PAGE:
Rh Incompatibility


Definition

Rh incompatibility is a medical condition that arise during the time of a woman’s pregnancy, where the woman has been identified to have an Rh-negative blood and the baby that she carries in her womb is known to have an Rh-positive blood. An Rh factor does not affect a person’s general health condition, although it can present some problems to the woman in her pregnancy.

By Rh-positive and Rh-negative, it simply means that your blood contains an Rh factor, which is a significant protein found on red blood cells. This Rh factor is inherited genetically from the parents and passed on to their children through the specific genes they carry. The presence of an Rh factor gives an Rh-positive result, whereas the absence of an Rh factor gives an Rh-negative result.

Symptoms of Rh Incompatibility

The clinical symptoms of an Rh incompatibility can be from a mild form to its most severe deadly form for the life of an unborn baby.

Hemolytic disease can happen when the mother’s antibodies will take into effect to attack the red blood cells (RBCs) of the newborn; thus once the RBCs of the newborn are being destroyed, it will lead to rising level of bilirubin in the newborn’s body and an excessive amount of this can impair the normal functioning of the liver by destroying newborn RBCs.

With too much bilirubin level, babies can manifest the following signs:


  • Yellowish color/jaundice of the skin and the white portion of the eyes
  • Lethargy is noted
  • Low muscle tone is observed

The symptoms can only subside when a full treatment for Rh incompatiblity has been done.

Causes

The most known cause of an Rh incompatibility is the exposure of an Rh-negative mother with an Rh-positive baby at the time of pregnancy or delivery. During pregnancy, the baby’s blood can cross into a mother’s bloodstream especially upon delivery.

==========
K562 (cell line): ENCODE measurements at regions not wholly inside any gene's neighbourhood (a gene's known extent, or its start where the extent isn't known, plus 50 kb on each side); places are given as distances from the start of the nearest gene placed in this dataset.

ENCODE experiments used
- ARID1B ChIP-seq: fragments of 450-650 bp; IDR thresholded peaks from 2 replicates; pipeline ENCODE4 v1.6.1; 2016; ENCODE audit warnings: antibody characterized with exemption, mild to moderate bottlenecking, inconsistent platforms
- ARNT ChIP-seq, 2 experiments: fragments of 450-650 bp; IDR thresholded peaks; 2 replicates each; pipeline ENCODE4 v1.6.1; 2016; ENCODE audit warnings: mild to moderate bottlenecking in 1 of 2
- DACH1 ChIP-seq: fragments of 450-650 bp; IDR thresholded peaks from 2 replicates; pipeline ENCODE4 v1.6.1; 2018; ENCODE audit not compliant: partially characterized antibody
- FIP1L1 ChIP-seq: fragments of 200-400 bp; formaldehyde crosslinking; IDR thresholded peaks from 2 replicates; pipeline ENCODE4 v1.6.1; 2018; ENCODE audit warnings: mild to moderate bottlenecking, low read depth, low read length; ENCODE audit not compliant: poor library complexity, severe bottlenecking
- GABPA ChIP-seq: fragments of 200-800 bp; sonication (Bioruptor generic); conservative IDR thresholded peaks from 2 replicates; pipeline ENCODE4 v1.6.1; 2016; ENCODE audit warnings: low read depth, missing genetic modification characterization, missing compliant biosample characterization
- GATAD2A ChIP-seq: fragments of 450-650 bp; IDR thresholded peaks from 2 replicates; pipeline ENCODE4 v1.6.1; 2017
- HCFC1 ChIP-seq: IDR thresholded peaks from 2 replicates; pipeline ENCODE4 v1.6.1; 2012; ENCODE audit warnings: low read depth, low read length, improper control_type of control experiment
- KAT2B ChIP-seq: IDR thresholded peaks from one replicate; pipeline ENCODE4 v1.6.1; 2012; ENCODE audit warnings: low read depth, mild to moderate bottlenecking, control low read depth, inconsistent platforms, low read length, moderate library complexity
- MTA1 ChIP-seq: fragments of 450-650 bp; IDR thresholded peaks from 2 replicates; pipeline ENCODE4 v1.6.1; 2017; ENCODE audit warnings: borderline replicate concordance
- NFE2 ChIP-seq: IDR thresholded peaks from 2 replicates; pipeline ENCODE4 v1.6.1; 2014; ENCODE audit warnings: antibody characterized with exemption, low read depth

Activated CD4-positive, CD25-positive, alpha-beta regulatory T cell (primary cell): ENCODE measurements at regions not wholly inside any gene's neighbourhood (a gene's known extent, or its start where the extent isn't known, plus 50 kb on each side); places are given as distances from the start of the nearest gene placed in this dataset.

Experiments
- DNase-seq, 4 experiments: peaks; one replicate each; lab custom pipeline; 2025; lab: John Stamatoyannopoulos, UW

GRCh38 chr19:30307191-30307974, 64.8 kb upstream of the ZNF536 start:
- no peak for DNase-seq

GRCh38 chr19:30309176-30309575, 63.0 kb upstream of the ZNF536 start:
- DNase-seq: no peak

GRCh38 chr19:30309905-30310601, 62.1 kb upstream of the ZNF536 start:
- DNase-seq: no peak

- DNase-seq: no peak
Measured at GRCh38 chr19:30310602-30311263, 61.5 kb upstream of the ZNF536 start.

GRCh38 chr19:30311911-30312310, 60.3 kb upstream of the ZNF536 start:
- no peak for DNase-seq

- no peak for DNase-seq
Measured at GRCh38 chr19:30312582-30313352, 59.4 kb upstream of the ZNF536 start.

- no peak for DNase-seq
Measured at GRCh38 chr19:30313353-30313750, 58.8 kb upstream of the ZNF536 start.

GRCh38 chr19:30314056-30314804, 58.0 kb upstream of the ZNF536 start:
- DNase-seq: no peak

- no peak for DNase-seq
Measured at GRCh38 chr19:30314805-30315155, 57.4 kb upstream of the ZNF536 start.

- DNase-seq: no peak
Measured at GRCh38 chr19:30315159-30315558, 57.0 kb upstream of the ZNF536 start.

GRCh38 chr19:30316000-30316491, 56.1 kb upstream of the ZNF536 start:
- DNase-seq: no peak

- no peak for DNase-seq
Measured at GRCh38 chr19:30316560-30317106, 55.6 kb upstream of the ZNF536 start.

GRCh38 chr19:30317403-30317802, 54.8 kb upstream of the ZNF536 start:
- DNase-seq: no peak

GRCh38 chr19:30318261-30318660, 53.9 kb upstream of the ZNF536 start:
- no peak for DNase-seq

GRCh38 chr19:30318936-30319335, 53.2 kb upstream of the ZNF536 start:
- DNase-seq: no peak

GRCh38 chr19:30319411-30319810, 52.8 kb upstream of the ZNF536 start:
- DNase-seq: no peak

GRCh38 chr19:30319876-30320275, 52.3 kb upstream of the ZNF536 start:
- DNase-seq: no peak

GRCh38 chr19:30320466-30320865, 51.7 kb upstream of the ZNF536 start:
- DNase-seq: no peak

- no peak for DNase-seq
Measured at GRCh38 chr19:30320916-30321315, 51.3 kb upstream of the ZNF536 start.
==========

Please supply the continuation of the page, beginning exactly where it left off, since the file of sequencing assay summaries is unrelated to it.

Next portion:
This is the time when you are Rh-negative and the baby is Rh-positive, that a reaction can occur when the body reacts to the baby’s blood as a foreign substance. The body will create antibodies made up of proteins to go against the baby’s Rh-positive blood, where a sensitization then happens.

rh incompatability


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rh incompatibility development erythroblastosis fetalis

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rh incompatibility pathogenesis

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rh incompatibility symptoms causes complications diagnosis

Image 1 to 4 Shows pathogenesis of rh incompatibility

There are two main mechanisms of an RH incompatibility:

  • The most common type is an Rh-negative pregnant  woman being exposed with Rh- positive fetal RBCs secondary to a case of fetomaternal hemorrhage during pregnancy as a result of abortion or any type of trauma
  • When an Rh negative woman is receiving an Rh- positive blood transfusion

Possible causes that might lead for an Rh-negative pregnant woman to develop Rh incompatibilty are the following: